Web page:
According to the indictment, the first tax evasion count alleges that beginning on January 1, 2005, and continuing through April 17, 2006, Stewart did willfully attempt to evade and defeat payment of income tax due to the United States for the calendar year 2005. Stewart earned income from her prostitution business known as Denver Sugar/Denver Players, first through working as a prostitute and later through purchasing and then operating the Denver Sugar/Denver Players business.
The second tax evasion count alleges that beginning on January 1, 2006, and continuing through April 16, 2007, Stewart did willfully attempt to evade and defeat income tax due to the United States for calendar year 2006.
Both counts allege that Stewart created a company called Phoenix Media and Consulting LLC. She used this company to open a bank account to receive and distribute money from her prostitution business. Stewart used some of the receipts from the business to pay the purchase price of $150,000 from the previous owner. She also did not provide a majority of the employees with Forms 1099 or other required tax documents. Stewart filed a false 1040 individual income tax return for 2005, and she failed to file an individual tax return for 2006.
According to the use of interstate commerce facility in aid of racketeering counts, Stewart did use a facility in interstate commerce, namely wire communication facilities, with intent to distribute the proceeds of her unlawful activity -- namely the prostitution offenses. She is also accused of using an interstate commerce facility in aid of racketeering with the intent to promote, manage, and facilitate prostitution offenses by maintaining and causing the maintenance of websites for her businesses.
On January 25, 2008, search warrants were executed at Stewart's home and the "in-call" prostitution address. The witness tampering allegation is that on January 28, 2008, after the search warrants were executed, Stewart corruptly asked the person she paid to maintain her business websites to permanently delete those websites.
The money laundering counts in the indictment allege that Stewart did knowingly conduct and attempt to conduct financial transactions affecting interstate commerce by transferring funds from a Phoenix Media and Consulting LLC account at Community Banks of Colorado into the defendant's personal account, knowing the proceeds were from the use of interstate commerce facilities in aid of racketeering activity. The transactions were designed, the indictment states, to conceal and disguise the nature and source of the proceeds of the unlawful activity.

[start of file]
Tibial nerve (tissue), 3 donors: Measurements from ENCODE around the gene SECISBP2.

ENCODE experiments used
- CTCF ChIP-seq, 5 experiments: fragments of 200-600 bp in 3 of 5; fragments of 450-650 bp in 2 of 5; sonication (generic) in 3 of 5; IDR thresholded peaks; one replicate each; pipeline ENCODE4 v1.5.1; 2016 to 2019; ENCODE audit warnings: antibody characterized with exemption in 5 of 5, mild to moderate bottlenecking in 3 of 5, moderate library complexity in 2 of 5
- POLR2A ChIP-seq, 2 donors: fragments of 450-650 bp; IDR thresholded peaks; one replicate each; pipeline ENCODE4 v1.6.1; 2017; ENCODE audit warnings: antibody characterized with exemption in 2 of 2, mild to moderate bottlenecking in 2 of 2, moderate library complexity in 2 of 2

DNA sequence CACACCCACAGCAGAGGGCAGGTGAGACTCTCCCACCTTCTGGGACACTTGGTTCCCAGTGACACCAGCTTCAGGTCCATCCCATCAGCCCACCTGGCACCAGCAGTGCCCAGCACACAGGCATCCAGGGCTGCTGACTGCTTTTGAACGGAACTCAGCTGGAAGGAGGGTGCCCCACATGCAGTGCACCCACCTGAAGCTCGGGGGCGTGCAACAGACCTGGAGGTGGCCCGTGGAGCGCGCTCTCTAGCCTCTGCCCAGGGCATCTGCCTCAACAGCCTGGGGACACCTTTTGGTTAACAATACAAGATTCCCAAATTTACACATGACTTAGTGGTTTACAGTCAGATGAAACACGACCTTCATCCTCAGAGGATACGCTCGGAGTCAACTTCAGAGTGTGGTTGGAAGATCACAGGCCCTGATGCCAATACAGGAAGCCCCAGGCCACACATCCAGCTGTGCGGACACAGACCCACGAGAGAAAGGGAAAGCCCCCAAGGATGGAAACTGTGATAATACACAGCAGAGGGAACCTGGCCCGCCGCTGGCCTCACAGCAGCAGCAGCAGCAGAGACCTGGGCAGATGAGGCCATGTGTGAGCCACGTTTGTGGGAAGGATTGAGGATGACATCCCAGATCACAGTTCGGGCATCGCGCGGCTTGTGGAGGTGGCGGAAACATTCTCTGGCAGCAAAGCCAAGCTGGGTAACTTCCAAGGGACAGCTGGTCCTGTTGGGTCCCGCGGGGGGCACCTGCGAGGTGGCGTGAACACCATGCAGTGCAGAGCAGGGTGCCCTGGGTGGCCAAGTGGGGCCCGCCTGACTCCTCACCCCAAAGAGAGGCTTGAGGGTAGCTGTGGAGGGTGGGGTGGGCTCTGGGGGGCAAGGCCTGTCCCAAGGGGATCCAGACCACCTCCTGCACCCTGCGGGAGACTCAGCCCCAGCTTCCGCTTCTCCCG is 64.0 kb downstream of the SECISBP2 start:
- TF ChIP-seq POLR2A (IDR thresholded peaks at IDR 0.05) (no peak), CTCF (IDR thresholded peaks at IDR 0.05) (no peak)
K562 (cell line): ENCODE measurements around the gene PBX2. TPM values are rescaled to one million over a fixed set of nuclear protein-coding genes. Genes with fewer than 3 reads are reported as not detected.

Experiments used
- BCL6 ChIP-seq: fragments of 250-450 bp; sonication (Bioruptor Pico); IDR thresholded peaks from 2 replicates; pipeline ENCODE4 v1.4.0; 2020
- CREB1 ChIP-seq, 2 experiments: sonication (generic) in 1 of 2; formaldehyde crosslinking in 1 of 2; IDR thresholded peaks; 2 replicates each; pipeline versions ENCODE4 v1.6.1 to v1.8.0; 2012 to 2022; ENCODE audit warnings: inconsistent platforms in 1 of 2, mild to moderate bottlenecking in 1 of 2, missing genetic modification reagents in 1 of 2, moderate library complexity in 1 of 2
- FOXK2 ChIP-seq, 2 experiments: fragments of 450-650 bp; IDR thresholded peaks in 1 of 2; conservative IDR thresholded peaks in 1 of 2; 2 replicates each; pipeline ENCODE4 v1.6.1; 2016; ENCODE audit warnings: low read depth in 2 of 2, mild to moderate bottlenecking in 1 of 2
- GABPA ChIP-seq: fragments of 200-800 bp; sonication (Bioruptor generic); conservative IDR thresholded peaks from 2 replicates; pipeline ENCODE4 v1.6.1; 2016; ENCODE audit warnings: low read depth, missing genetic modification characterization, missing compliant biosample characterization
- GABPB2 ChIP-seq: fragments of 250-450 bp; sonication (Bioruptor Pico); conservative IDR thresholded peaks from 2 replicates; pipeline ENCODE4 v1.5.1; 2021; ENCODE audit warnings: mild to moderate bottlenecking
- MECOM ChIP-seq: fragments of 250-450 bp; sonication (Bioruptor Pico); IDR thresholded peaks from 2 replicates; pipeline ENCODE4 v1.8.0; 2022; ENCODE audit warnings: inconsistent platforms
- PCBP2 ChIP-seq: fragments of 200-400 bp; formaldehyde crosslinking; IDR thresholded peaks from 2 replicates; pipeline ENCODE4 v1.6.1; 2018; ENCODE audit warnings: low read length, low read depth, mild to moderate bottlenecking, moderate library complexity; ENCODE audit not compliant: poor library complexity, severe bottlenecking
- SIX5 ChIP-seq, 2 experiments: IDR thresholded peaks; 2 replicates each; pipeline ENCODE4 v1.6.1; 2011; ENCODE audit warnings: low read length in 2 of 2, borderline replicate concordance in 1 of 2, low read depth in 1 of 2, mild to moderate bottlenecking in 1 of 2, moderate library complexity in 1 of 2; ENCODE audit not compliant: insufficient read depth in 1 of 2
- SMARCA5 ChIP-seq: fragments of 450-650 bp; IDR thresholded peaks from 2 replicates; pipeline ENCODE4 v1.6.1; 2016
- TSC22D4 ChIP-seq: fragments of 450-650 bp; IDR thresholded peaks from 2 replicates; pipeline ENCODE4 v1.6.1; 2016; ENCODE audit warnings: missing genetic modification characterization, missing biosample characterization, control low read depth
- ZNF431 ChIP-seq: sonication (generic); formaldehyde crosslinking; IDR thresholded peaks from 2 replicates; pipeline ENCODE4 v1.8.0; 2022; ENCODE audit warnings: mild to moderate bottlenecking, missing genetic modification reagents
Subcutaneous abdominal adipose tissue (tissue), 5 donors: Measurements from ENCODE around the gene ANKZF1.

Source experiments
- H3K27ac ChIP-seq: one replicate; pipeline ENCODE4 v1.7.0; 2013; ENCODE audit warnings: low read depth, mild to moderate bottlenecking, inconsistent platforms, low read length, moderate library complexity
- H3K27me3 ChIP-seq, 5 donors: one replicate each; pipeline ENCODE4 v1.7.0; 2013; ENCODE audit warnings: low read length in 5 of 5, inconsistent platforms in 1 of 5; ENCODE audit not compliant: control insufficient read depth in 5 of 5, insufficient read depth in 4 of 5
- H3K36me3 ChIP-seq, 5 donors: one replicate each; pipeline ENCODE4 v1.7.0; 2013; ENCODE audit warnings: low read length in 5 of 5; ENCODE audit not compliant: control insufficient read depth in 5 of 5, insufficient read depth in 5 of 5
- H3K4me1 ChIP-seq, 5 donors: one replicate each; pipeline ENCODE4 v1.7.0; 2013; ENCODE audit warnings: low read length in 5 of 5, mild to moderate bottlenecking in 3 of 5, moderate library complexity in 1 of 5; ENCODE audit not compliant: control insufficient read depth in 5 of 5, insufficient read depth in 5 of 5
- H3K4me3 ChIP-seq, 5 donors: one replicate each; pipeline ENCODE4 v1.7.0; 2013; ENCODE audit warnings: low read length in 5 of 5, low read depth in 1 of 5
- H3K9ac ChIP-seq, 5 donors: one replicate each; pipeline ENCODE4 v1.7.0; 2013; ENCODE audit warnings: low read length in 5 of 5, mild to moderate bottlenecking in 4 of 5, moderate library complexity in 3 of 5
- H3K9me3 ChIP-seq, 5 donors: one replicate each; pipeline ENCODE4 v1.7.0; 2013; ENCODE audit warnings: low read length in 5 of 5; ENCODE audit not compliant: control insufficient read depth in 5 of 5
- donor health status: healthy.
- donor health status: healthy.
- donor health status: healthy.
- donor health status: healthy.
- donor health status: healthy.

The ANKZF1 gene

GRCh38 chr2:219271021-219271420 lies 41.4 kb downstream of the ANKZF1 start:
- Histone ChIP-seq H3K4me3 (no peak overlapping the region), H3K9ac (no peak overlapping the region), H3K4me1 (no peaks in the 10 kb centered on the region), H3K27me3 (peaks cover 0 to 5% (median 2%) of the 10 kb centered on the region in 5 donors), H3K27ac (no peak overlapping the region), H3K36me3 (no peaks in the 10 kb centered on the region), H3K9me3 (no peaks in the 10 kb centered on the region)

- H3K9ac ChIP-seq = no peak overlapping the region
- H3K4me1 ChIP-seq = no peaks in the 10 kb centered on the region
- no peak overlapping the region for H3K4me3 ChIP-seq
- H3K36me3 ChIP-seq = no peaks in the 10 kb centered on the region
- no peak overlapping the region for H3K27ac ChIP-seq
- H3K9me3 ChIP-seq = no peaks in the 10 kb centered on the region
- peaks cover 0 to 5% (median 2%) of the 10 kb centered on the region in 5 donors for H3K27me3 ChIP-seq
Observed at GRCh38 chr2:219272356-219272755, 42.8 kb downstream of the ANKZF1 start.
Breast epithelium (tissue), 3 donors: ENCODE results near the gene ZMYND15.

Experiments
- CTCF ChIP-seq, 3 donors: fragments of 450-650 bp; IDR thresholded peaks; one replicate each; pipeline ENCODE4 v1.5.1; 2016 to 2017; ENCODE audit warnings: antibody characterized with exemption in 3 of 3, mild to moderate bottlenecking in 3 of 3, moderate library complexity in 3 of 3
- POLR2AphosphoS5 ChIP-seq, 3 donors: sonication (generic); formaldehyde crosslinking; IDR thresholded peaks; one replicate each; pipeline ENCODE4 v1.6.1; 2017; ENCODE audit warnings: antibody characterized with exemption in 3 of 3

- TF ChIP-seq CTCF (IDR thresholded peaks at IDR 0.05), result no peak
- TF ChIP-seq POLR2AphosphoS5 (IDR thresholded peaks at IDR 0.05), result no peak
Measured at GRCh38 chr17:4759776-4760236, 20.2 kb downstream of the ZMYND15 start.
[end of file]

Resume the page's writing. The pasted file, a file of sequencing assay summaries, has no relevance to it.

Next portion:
Lastly, the indictment includes a forfeiture allegation, which states that upon conviction of one or more of the offenses listed above, Stewart will be required to forfeit the traceable proceeds of her illegal activity, including over $110,000 in U.S. currency.
If convicted of tax evasion, the defendant faces not more than 5 years in federal prison, and a fine of not more than $250,000. If convicted of use of an interstate communication facility in aid of racketeering, Stewart faces not more than 5 years imprisonment, and up to a $250,000 fine, per count for each of the 28 counts. If convicted of witness tampering, the defendant faces not more than 20 years imprisonment, and up to a $250,000 fine. If convicted of money laundering, Stewart faces not more than 20 years in federal prison, and a fine of up to $500,000, per count for each of the 39 counts.
"The success of this investigation is attributable to our partnership with the Denver Police Department and the United States Attorney's Office," said Christopher M. Sigerson, Special Agent in Charge, IRS Criminal Investigation, Denver Field Office. "Each agency fulfills a unique role and IRS CI's mission in this regard is to follow the money trail to financially disrupt and dismantle these organizations."
This case was investigated by the IRS - Criminal Investigation with assistance from the Denver Police Department.
The defendant is being prosecuted by Assistant U.S. Attorney Matthew Kirsch.
The charges in the indictment are allegations, and the defendant is presumed innocent unless and until proven guilty.
More from our Follow That Story archive: "Untangle the Judge Nottingham sex-for-hire story with some required Westword reading."